Declare(sloppy=yeah) is not granular enough. To all: please, do understand that everything is not black or white; this remark is not directed specifically to that particular issue, this is an attitude I see regularly on that mailing list. There is no such thing as “one true strict coding standard” and “one legacy lax coding standard”. For instance: * As time passes, we learn by experience what features were plain blunders (magic_quotes?), what features should have been more strict for the sake of catching bugs without imposing too much burden on users, what features could have been more strict, although that would impose to write lot of boiler code, etc. This process does not belong exclusively to some past dark age of sloppy and unsecure coding practices. * The degree of wanted strictness vary depending on occasions. For example when I’m writing a throw-away script, some notices are okay to indicate possible problems, but I’m not going to write boilerplate code (or, worse, put a @ in front of everything) just for the sake of silencing them. (But I *certainly* do not want stupid things like mistyped constants converted to string literals.) On the other hand, when I’m writing a critical part of an application, I am careful to write down everything precisely, and having to write explicitly and once for all that, yes, this precise variable must have that default value, is a minimal part of the time passed to write, re-read and review the code. —Claude
  106936
September 12, 2019 10:32 benjamin.morel@gmail.com (Benjamin Morel)
> > For example when I’m writing a throw-away script, some notices are okay to > indicate possible problems
Maybe it's just me, but even in throw-away scripts, *I've lost much more time because of warnings/notices going unnoticed, than I've saved thanks to PHP's forgiving nature*. Hence even in the shittiest of my scripts, I usually end up registering an error handler to throw an exception even for the smallest notice. At least, I always get an exception right in my face when something's unexpected, so I can fix it and move on, and avoid surprises later on. Sure, in a quick script, I do see some value in being able to write stuff like: @ $array['non_existing_key']++; It's still sloppy though: what you're really doing is muting a notice and incrementing null. Instead, I feel like there should be a stronger support from the language to specifically handle this kind of use cases, rather than using them as a justification for not *severely *hardening error reporting. I don't think there are that many such *potentially *legitimate use cases, so maybe we could just list the use cases and think about a more elegant solution to solve them? In other words, if that was only me, the whole notice/warning stuff would go, and PHP would only have exceptions. Undefined variables would throw, undefined array keys would throw, and use cases like the above would have stronger language support to avoid boilerplate code full of if(isset()). — Benjamin On Thu, 12 Sep 2019 at 11:42, Claude Pache pache@gmail.com> wrote:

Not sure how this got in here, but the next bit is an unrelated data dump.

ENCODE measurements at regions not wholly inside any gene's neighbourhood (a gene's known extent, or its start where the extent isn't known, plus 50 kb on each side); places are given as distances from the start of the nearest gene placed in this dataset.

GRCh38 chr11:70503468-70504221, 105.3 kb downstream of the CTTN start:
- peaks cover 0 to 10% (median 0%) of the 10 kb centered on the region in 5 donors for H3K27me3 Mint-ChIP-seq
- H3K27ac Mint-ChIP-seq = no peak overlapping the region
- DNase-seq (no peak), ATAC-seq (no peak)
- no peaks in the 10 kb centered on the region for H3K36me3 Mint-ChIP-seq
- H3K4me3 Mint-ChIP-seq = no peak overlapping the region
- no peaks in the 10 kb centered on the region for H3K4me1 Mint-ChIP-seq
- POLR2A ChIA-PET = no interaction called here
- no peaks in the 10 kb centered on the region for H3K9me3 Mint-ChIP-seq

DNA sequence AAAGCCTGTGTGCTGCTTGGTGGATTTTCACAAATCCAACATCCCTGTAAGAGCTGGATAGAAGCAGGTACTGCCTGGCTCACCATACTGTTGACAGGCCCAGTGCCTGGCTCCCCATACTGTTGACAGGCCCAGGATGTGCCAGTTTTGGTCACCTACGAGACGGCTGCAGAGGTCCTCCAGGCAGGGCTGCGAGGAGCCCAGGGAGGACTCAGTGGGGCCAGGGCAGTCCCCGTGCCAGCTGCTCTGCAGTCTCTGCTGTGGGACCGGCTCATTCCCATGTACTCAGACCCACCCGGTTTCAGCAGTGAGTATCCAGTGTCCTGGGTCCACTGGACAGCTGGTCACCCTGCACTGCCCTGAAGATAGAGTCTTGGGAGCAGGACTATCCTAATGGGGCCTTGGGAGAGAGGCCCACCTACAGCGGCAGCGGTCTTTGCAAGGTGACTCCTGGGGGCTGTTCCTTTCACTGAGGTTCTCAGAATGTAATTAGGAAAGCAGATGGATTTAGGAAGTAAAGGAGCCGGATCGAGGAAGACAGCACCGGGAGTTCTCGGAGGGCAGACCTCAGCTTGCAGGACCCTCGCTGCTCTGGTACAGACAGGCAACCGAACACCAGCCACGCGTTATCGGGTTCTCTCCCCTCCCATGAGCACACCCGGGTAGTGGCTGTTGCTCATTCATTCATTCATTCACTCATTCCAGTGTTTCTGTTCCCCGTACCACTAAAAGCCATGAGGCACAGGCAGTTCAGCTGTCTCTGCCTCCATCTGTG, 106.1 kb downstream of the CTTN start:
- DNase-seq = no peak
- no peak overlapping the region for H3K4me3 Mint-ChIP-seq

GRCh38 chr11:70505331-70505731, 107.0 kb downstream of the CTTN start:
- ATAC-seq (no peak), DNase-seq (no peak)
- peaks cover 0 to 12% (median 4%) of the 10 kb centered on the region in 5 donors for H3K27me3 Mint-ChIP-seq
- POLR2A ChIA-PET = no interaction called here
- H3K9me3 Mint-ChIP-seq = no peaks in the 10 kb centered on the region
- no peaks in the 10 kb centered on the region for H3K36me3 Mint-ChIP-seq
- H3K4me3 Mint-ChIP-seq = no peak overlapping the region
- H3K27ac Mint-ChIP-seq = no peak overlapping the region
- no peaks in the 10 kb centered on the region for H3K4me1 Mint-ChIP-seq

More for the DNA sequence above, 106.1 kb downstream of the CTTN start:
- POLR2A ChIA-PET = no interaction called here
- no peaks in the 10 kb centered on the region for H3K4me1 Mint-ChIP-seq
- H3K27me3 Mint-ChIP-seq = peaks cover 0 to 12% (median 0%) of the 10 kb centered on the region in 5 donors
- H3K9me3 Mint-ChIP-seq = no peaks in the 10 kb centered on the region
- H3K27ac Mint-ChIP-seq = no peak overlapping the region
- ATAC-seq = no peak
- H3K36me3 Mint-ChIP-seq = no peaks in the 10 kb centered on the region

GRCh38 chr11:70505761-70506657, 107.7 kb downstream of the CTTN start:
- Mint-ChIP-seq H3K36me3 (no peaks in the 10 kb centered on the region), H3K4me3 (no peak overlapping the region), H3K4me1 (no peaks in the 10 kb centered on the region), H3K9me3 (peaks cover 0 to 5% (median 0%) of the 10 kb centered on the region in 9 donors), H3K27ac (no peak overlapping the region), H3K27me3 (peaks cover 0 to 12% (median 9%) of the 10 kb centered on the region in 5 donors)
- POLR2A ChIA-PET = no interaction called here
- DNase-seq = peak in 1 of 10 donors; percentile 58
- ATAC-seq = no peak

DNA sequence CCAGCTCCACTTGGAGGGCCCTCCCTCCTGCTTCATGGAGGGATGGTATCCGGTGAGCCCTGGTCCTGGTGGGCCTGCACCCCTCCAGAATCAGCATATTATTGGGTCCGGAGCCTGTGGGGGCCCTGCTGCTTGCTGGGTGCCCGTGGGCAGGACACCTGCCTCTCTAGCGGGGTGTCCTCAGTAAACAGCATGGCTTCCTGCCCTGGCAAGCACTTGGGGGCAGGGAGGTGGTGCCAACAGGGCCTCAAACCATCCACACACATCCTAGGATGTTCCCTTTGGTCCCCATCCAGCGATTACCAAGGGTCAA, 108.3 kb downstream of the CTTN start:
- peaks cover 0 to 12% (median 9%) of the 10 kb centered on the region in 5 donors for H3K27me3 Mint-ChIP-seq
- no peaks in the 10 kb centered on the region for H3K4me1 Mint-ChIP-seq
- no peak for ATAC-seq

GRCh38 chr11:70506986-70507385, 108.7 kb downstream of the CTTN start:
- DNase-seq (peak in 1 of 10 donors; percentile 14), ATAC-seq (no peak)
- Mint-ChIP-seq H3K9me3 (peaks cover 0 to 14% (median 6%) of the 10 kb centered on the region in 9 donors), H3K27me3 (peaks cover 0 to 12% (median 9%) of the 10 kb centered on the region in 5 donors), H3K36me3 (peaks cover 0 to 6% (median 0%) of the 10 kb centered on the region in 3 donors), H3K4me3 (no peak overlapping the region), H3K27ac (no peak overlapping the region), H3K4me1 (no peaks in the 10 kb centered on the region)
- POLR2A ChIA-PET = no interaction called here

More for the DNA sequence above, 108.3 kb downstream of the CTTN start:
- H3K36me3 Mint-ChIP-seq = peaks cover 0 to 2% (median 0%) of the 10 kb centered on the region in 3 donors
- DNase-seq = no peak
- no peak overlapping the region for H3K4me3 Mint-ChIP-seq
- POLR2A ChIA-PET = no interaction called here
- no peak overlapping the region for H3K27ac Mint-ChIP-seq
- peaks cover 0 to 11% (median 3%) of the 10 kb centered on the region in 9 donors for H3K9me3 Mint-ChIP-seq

> > > > Le 12 sept. 2019 à 10:17, Stephen Reay <php-lists@koalephant.com> a > écrit : > > > > > > > > I’ve seen a number of people that have concerns about PHP throwing > actual errors (as opposed to notices) because they try to use a > variable/offset that doesn’t exist, and of course there is often a proposal > to have a declare statement or something similar, to allow their “code > style” to run without errors. > > > > > > So, my proposal to the situation is to introduce a single declare that > solves that problem, once and for all. > > > > > > declare(sloppy=1); > > > > > > This would suppress any errors about undefined variables, array offsets, > would reverse the “bare words" change when encountering an undefined > constant, etc. Heck, for good measure this mode could even re-implement > register_globals and magic_quotes, because why not? > > > > > > > > If you want to write sloppy code, that is entirely your prerogative, but > please just own it for what it is, and stop pretending that it’s some > herculean task to either define variables/offsets first; or check if > they’re defined; or use an appropriate method to access them that > specifically allows for undefined variables/offsets (i.e. the ?? and ??= > operators) > > > > > > Declare(sloppy=yeah) is not granular enough. To all: please, do understand > that everything is not black or white; this remark is not directed > specifically to that particular issue, this is an attitude I see regularly > on that mailing list. > > There is no such thing as “one true strict coding standard” and “one > legacy lax coding standard”. For instance: > > * As time passes, we learn by experience what features were plain blunders > (magic_quotes?), what features should have been more strict for the sake of > catching bugs without imposing too much burden on users, what features > could have been more strict, although that would impose to write lot of > boiler code, etc. This process does not belong exclusively to some past > dark age of sloppy and unsecure coding practices. > > * The degree of wanted strictness vary depending on occasions. For example > when I’m writing a throw-away script, some notices are okay to indicate > possible problems, but I’m not going to write boilerplate code (or, worse, > put a @ in front of everything) just for the sake of silencing them. (But I > *certainly* do not want stupid things like mistyped constants converted to > string literals.) On the other hand, when I’m writing a critical part of an > application, I am careful to write down everything precisely, and having to > write explicitly and once for all that, yes, this precise variable must > have that default value, is a minimal part of the time passed to write, > re-read and review the code. > > —Claude > -- > PHP Internals - PHP Runtime Development Mailing List > To unsubscribe, visit: http://www.php.net/unsub.php > >